Food costs a fortune. The dollar keeps sinking. Gas prices push upward. Now power companies want to dig their hands a little deeper into your pocket.
Get used to it. Electric bills from Florida's three largest utilities point inexorably upward, driven by the rising cost of fuel and the rigors of keeping the lights on without harming the climate. All three utilities, serving 6.7-million customers throughout the state, plan to raise bills by 10 percent or more within the next year.
Tampa Electric wants to increase base rates next year to pay for the rising cost of labor and supplies. Progress Energy and Florida Power & Light want customers to pay $30-billion for two new nuclear plants. All three utilities plan to build new natural gas plants. Carbon regulation, its price tag unknown, looms on the horizon. The next upward surge in power bills will likely kick off Tuesday, when state regulators consider increases for Progress Energy and Florida Power & Light.
"The villain here is fuel prices," said Charlie Beck, deputy public counsel with the Florida Office of Public Counsel.
This from the guy who represents Florida's utility customers. If he's saying the price appears to be justified, it's pretty much a foregone conclusion: Bills are heading up.
Welcome to the freakonomics of fuel.
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Imitation is the hidden bummer of American convenience.
Over the last 20 years, Americans have built bigger houses, plugged in second refrigerators, charged up the iPods. Progress Energy estimates that its customers use nearly 20 percent more power than they did in 1988. We use more energy per capita than any other country in the world.
Word got out. A bunch of people in China and India thought washing machines and other conveniences, like heat and air conditioning, sounded like pretty cool. Even better, they were flush with cash from selling us stuff like T-shirts and pet food. Of course, imitating American convenience takes electricity.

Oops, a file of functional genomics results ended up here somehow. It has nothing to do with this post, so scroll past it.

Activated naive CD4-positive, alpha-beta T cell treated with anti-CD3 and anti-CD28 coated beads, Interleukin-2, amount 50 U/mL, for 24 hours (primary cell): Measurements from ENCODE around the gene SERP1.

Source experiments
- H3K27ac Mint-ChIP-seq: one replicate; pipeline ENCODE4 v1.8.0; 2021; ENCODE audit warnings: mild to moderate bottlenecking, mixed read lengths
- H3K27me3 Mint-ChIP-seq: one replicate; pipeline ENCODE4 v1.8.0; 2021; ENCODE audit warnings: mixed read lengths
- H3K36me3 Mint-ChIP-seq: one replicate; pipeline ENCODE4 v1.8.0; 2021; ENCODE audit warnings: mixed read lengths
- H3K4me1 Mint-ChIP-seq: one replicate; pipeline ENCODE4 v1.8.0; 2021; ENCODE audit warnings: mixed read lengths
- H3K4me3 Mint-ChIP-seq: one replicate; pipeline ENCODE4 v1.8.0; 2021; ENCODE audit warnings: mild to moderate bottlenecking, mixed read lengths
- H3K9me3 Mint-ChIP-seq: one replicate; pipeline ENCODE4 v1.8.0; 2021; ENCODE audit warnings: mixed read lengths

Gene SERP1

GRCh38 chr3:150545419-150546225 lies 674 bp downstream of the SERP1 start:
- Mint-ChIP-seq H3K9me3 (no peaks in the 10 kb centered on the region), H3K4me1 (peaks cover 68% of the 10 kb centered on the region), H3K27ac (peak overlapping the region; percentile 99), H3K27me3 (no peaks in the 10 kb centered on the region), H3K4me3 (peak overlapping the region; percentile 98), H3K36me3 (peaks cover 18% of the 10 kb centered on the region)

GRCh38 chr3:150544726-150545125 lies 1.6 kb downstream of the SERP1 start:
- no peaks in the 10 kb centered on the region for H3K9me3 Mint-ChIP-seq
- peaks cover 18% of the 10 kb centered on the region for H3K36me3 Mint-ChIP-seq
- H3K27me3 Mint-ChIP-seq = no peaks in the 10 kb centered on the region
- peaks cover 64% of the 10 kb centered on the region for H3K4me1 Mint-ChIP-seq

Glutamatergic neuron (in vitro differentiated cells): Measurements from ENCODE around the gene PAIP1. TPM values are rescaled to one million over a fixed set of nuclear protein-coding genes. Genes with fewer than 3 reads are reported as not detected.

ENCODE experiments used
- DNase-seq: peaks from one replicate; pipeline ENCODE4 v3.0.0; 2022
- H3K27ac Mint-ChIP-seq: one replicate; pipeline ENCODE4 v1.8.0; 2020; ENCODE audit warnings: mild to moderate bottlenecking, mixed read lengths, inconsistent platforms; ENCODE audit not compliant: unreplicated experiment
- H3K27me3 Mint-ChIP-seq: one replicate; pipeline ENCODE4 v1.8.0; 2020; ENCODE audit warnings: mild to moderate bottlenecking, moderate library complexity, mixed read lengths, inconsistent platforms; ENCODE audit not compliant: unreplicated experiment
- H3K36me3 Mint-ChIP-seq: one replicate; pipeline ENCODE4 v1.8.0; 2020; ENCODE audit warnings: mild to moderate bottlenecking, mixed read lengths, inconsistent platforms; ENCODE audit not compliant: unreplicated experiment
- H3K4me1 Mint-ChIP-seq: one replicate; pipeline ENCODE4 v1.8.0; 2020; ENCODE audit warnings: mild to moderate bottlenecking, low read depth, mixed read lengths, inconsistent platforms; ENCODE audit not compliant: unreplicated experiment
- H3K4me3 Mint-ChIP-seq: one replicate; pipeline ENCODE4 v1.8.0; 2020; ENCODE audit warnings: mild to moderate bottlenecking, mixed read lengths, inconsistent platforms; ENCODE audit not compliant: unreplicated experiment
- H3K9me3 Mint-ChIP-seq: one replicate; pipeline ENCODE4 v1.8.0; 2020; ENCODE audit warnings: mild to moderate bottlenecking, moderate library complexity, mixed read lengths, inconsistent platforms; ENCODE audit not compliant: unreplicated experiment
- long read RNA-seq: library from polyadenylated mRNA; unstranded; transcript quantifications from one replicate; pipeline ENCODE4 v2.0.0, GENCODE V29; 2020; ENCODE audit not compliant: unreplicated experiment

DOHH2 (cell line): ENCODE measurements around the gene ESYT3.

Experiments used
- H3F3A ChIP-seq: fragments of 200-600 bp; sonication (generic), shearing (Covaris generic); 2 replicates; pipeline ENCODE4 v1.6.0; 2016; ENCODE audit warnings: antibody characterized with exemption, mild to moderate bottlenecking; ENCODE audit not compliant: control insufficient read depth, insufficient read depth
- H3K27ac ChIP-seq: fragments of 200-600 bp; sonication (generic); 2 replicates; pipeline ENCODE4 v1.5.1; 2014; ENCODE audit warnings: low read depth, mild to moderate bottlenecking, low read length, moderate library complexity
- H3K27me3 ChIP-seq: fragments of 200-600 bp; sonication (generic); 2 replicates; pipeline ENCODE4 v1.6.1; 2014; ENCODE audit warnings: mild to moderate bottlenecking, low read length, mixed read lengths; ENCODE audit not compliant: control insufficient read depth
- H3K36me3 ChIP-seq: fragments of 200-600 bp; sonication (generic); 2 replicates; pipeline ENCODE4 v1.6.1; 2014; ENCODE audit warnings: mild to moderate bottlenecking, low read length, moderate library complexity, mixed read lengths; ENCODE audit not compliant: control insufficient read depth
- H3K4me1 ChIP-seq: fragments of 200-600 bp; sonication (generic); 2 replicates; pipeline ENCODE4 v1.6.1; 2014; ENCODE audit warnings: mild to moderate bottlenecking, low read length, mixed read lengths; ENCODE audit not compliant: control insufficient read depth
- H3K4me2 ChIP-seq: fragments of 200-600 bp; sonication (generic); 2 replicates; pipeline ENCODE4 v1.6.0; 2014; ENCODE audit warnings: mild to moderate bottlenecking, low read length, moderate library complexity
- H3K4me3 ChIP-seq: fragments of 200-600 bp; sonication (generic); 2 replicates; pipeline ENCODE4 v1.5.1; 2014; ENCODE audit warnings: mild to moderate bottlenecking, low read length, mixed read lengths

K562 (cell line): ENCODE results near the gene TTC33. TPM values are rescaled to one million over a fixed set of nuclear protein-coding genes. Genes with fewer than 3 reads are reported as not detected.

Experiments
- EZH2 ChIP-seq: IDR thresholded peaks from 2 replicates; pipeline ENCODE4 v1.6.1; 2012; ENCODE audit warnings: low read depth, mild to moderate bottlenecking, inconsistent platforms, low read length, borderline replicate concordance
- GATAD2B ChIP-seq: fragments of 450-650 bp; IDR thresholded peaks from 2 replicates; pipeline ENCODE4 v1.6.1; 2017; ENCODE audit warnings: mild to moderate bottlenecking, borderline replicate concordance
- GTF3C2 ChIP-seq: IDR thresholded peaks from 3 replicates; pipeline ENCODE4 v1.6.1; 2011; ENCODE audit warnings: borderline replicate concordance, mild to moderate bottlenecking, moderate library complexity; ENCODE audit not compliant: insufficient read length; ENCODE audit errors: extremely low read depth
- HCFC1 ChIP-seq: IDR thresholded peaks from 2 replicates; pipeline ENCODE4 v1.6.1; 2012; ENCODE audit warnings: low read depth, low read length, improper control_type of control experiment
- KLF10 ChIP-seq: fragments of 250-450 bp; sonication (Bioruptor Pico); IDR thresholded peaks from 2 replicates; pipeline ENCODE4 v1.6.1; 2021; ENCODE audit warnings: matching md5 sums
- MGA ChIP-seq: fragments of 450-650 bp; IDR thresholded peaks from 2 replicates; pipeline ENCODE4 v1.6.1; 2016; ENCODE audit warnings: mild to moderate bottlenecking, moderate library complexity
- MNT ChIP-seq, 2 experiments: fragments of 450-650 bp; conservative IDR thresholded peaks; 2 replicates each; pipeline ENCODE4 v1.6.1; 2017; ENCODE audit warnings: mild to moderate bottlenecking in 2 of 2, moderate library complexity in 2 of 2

The growth in China's energy demand from 2000 to 2005 equaled the entire energy demand of Japan, explained Sasha Weintraub, who runs the fuel purchasing program for Progress Energy. The country's energy demand is expected grow 9 percent a year between now and 2030.
So when Weintraub goes shopping for fuel used to run Progress Energy's power plants, the market is a lot more crowded. China used to export coal, but is now burning it at home, shipping less to Europe. So Europeans go shopping. Because the euro is worth more than the dollar, Europeans turn to cheap American coal. They outbid us for it, driving the price up. Spot coal prices have more than doubled since January.
Fuel markets are so tight that the smallest disruption in supply sends prices for a wild ride, Weintraub said.
Japan had an earthquake last year, disabling a crucial nuclear plant. To make up for the lost power, the country turned to natural gas. To entice tankers of liquified natural gas to steer their way, the country offered higher prices for it.
"On a global scale, now you're competing with other countries who are willing to pay more," Weintraub said. "People ask me, 'Are prices going to come back down to where they were?' The short answer is, no, they're not."
Here's another bummer. If fuel prices continue to rise as predicted, the increases approved Tuesday won't be the last. According to Public Service Commission documents, Progress Energy will likely ask for another fuel increase in less than six months.
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It's cold (or perhaps hot) comfort to the increasing number of Floridians sitting around in the dark because their power was turned off for nonpayment, but utilities aren't allowed to profit from fuel.
When fuel price go up, the utility passes that cost through to the customer. Every now and then, customers get lucky. Last year, fuel costs came down and made monthly bills cheaper.
No such luck this year. The Energy Information Administration, the statistical branch of the U.S. Department of Energy, estimates that utilities this year will pay 33 percent more for natural gas, 54 percent more for oil, and 6 percent more for coal than they did last year. Florida's utilities often pay a premium on top of those increases for the diesel fuel that runs the trains and barges that bring coal into the state.
"It's just part of the larger economic malaise," said Bill Newton, executive director of the Florida Consumer Action Network. "Our members are mightily upset about this, and even more upset because there isn't much they can do about it."
If soaring fuel costs are inescapable, why isn't Tampa Electric raising fuel rates? More bad news. Tampa Electric just isn't raising fuel rates yet.
Usually, utilities set their fuel prices every fall for the following year. The companies can only alter the price midyear if their estimates were off by 10 percent or more. In this case, Progress Energy and FP&L met that threshold, Beck said.
Tampa Electric doesn't have a secret stash of cheap coal squirreled away. The utility is paying more for fuel this year than it did last year, like everybody else. Just not 10 percent more. Unless fuel prices suddenly dip, Tampa Electric customers can expect a fuel rate increase starting in January.
Asjylyn Loder can be reached at firstname.lastname@example.org or (813) 225-3117.